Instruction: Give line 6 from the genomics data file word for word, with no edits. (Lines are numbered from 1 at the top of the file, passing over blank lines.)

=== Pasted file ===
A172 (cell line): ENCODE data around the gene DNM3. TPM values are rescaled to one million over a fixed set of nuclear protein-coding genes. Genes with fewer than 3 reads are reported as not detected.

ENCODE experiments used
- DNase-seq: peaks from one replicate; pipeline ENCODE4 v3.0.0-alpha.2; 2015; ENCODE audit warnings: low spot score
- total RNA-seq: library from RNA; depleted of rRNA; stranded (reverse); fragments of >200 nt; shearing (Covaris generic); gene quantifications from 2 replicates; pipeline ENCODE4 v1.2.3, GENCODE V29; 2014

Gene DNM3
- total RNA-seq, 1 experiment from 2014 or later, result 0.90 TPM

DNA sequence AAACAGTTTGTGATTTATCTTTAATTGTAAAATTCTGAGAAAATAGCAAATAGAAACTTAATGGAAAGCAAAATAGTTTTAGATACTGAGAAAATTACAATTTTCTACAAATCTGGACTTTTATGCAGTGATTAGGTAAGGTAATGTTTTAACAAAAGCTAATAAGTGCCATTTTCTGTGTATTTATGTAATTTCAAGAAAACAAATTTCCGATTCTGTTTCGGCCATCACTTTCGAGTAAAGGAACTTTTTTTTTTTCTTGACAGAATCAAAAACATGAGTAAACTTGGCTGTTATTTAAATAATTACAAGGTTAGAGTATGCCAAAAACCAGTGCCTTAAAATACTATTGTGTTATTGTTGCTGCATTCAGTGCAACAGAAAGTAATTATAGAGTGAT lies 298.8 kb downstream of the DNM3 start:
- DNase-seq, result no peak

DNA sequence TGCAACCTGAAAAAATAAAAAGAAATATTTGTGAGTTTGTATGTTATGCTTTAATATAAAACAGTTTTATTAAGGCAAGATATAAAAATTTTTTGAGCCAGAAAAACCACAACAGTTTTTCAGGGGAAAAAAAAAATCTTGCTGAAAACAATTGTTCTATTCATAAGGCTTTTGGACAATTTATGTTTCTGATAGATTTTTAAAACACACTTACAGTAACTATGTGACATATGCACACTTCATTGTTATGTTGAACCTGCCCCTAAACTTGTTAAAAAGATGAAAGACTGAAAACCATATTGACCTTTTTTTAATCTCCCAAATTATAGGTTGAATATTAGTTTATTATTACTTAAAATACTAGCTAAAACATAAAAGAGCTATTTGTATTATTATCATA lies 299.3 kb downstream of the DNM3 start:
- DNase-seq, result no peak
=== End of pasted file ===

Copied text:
- total RNA-seq, 1 experiment from 2014 or later, result 0.90 TPM